With the addition of the SD card, it has more storage than my iPod touch, and it is arguably as usable as a media player and e-book reader (though admittedly it won't fit in a pocket). No built-in GPS, but neither does my 1G iPod touch. (And it cost about as much as the touch!) Ubuntu has more applications - and more useful applications - than the touch or iPhone, though probably fewer games.

Not a 'Piece of Junk'

In his October 2008 phone conference, Steve Jobs implied that all $500 netbooks were "pieces of junk"; certainly, my US$285 Dell Mini 9 is not as slick a piece of hardware as a MacBook Air - it lacks that model's sculpted aluminum solidity and ultra-thin profile. On the other hand, its styling is reasonably clean and straightforward, it's much smaller and more easily toted around than the Air, and includes built-in wired networking, multiple USB ports, video out, and an SD card slot - all missing from the Air.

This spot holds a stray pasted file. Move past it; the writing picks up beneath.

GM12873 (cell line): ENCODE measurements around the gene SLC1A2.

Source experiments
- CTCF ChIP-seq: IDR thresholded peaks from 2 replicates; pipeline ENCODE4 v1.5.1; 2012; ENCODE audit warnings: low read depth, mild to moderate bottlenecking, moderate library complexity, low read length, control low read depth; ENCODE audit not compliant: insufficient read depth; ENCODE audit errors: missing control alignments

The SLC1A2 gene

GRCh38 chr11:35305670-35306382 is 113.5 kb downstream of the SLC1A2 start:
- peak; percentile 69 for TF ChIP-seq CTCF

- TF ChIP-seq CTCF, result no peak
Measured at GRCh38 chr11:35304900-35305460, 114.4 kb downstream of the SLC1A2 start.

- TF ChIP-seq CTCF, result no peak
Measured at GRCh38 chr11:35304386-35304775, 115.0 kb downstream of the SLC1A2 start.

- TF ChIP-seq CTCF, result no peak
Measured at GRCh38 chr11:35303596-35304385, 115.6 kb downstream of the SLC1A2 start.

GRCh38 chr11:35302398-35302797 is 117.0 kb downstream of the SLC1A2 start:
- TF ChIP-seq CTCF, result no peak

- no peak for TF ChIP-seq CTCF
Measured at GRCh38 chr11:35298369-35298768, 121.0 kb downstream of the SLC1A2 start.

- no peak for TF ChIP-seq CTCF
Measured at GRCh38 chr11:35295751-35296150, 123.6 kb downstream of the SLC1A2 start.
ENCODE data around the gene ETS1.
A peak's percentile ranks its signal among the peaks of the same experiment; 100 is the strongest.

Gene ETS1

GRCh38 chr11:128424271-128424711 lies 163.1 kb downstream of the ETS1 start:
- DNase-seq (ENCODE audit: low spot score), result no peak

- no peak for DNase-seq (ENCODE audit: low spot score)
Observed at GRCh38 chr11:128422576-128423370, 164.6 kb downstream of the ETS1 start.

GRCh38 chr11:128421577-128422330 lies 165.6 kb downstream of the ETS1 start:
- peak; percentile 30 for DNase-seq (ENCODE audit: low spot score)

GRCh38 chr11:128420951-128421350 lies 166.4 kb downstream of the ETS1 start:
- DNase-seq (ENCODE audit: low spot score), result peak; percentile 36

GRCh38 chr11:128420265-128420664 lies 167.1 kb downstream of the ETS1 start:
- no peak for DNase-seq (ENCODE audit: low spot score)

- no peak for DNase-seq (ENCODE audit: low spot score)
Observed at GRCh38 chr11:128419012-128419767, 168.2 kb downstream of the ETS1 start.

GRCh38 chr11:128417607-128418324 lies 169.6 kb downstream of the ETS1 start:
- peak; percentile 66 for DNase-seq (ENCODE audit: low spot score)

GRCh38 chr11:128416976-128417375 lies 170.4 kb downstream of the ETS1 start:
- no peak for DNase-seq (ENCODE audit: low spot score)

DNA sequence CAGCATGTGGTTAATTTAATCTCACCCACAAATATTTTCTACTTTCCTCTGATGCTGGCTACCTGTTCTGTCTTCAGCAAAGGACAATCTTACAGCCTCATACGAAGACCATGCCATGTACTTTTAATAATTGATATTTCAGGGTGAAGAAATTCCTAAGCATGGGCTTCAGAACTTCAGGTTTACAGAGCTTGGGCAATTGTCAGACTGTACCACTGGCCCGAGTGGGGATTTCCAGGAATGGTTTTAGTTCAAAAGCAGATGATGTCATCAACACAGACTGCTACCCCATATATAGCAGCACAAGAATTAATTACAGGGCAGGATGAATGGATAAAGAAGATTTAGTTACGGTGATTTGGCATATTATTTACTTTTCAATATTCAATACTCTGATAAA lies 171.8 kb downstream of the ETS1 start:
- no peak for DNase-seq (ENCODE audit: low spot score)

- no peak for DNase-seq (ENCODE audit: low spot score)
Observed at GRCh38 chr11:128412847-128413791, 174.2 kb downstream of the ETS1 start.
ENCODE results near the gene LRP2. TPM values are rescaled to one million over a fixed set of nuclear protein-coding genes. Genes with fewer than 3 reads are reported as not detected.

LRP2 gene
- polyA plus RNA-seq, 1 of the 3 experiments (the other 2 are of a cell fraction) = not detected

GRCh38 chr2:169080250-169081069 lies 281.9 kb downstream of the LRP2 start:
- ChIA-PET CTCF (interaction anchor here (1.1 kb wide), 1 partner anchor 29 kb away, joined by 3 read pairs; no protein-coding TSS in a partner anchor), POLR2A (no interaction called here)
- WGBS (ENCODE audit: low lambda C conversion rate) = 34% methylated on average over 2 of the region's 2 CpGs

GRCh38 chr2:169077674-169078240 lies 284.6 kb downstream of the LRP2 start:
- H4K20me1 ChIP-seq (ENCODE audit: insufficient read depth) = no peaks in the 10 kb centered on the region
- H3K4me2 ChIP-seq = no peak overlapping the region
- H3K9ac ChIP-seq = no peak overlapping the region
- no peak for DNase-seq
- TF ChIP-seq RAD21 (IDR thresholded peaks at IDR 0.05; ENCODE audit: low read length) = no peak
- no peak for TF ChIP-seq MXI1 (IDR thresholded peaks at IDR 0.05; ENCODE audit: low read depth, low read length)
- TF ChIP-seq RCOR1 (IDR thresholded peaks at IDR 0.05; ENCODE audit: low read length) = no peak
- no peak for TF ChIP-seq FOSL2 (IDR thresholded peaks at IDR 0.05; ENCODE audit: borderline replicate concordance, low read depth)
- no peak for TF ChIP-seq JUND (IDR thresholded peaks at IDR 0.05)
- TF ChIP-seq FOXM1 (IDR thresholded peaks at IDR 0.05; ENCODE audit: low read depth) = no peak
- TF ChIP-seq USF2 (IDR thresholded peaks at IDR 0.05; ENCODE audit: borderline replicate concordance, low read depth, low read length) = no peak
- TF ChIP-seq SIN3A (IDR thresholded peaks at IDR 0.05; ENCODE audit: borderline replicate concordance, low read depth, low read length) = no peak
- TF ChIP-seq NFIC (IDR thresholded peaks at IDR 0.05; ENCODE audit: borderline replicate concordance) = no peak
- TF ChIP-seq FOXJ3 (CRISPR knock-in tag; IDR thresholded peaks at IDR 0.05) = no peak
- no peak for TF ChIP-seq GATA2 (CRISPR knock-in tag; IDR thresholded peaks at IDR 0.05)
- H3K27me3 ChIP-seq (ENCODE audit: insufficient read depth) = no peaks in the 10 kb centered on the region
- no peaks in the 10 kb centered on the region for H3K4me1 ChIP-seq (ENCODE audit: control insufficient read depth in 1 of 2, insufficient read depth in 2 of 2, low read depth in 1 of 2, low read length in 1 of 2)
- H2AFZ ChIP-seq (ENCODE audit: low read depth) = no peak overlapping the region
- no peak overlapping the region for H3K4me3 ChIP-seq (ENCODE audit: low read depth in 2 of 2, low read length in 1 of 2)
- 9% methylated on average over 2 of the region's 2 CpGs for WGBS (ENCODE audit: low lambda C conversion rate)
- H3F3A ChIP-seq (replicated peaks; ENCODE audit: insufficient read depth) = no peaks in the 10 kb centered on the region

I could buy a bunch of them for the price of the base MacBook Air.

Recently, Dell released a new laptop model, Adamo, designed to be a stylish competitor to the MacBook Air - and priced to match. I suspect, given the tight economy, that it won't be a brisk seller. While Apple won't be losing any sleep over the Adamo, they ought to be taking a close look at the Dell Minis and other netbooks. These show that it is possible to make a sub-$500 computer that isn't a piece of junk. (And with some effort, it apparently will even run OS X.) The Ubuntu-powered Dell Mini 9 is the best combination of portability, affordability, and usability I've found to date - it easily meets 80% of my computing needs.

Maybe my next low-end Mac will be a Dell netbook! LEM

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Alan Zisman is Mac-using teacher and technology writer based in Vancouver, BC, Canada. Many of his articles are available on his website, www.zisman.ca. If you find Alan's articles helpful, please consider making a donation to his tip jar.